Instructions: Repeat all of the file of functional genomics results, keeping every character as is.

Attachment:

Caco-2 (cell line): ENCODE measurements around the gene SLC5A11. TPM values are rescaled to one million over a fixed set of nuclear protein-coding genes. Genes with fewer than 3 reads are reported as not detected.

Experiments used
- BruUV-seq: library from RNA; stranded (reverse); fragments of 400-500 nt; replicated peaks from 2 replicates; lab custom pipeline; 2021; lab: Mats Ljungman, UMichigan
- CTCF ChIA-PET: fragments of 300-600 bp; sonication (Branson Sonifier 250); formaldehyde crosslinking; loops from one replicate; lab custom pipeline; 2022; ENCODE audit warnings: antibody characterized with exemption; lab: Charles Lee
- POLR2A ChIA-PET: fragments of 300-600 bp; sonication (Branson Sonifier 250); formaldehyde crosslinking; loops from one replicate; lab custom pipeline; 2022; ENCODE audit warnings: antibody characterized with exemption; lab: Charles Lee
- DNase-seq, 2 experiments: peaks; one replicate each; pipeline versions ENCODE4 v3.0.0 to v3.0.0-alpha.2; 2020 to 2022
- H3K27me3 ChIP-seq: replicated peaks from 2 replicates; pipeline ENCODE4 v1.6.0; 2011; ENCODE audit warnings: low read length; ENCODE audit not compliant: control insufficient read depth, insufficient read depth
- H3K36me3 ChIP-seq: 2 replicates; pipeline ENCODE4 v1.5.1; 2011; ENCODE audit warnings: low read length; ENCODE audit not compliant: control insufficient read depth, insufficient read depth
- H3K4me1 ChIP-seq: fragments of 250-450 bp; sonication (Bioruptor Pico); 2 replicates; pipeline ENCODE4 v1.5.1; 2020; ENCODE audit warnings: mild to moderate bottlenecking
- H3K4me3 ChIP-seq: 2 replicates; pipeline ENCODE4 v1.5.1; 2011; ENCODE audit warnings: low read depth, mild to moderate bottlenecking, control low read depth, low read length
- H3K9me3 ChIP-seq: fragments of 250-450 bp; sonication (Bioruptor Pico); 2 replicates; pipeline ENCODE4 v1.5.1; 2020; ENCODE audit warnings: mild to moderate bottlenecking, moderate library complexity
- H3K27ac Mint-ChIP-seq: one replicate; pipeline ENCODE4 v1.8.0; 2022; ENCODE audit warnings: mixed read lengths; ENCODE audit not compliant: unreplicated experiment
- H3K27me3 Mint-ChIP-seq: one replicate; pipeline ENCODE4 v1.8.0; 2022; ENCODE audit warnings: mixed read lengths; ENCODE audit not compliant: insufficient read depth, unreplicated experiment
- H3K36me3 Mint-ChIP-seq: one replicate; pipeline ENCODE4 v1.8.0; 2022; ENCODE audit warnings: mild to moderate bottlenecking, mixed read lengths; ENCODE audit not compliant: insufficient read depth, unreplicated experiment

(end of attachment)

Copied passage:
Caco-2 (cell line): ENCODE measurements around the gene SLC5A11. TPM values are rescaled to one million over a fixed set of nuclear protein-coding genes. Genes with fewer than 3 reads are reported as not detected.

Experiments used
- BruUV-seq: library from RNA; stranded (reverse); fragments of 400-500 nt; replicated peaks from 2 replicates; lab custom pipeline; 2021; lab: Mats Ljungman, UMichigan
- CTCF ChIA-PET: fragments of 300-600 bp; sonication (Branson Sonifier 250); formaldehyde crosslinking; loops from one replicate; lab custom pipeline; 2022; ENCODE audit warnings: antibody characterized with exemption; lab: Charles Lee
- POLR2A ChIA-PET: fragments of 300-600 bp; sonication (Branson Sonifier 250); formaldehyde crosslinking; loops from one replicate; lab custom pipeline; 2022; ENCODE audit warnings: antibody characterized with exemption; lab: Charles Lee
- DNase-seq, 2 experiments: peaks; one replicate each; pipeline versions ENCODE4 v3.0.0 to v3.0.0-alpha.2; 2020 to 2022
- H3K27me3 ChIP-seq: replicated peaks from 2 replicates; pipeline ENCODE4 v1.6.0; 2011; ENCODE audit warnings: low read length; ENCODE audit not compliant: control insufficient read depth, insufficient read depth
- H3K36me3 ChIP-seq: 2 replicates; pipeline ENCODE4 v1.5.1; 2011; ENCODE audit warnings: low read length; ENCODE audit not compliant: control insufficient read depth, insufficient read depth
- H3K4me1 ChIP-seq: fragments of 250-450 bp; sonication (Bioruptor Pico); 2 replicates; pipeline ENCODE4 v1.5.1; 2020; ENCODE audit warnings: mild to moderate bottlenecking
- H3K4me3 ChIP-seq: 2 replicates; pipeline ENCODE4 v1.5.1; 2011; ENCODE audit warnings: low read depth, mild to moderate bottlenecking, control low read depth, low read length
- H3K9me3 ChIP-seq: fragments of 250-450 bp; sonication (Bioruptor Pico); 2 replicates; pipeline ENCODE4 v1.5.1; 2020; ENCODE audit warnings: mild to moderate bottlenecking, moderate library complexity
- H3K27ac Mint-ChIP-seq: one replicate; pipeline ENCODE4 v1.8.0; 2022; ENCODE audit warnings: mixed read lengths; ENCODE audit not compliant: unreplicated experiment
- H3K27me3 Mint-ChIP-seq: one replicate; pipeline ENCODE4 v1.8.0; 2022; ENCODE audit warnings: mixed read lengths; ENCODE audit not compliant: insufficient read depth, unreplicated experiment
- H3K36me3 Mint-ChIP-seq: one replicate; pipeline ENCODE4 v1.8.0; 2022; ENCODE audit warnings: mild to moderate bottlenecking, mixed read lengths; ENCODE audit not compliant: insufficient read depth, unreplicated experiment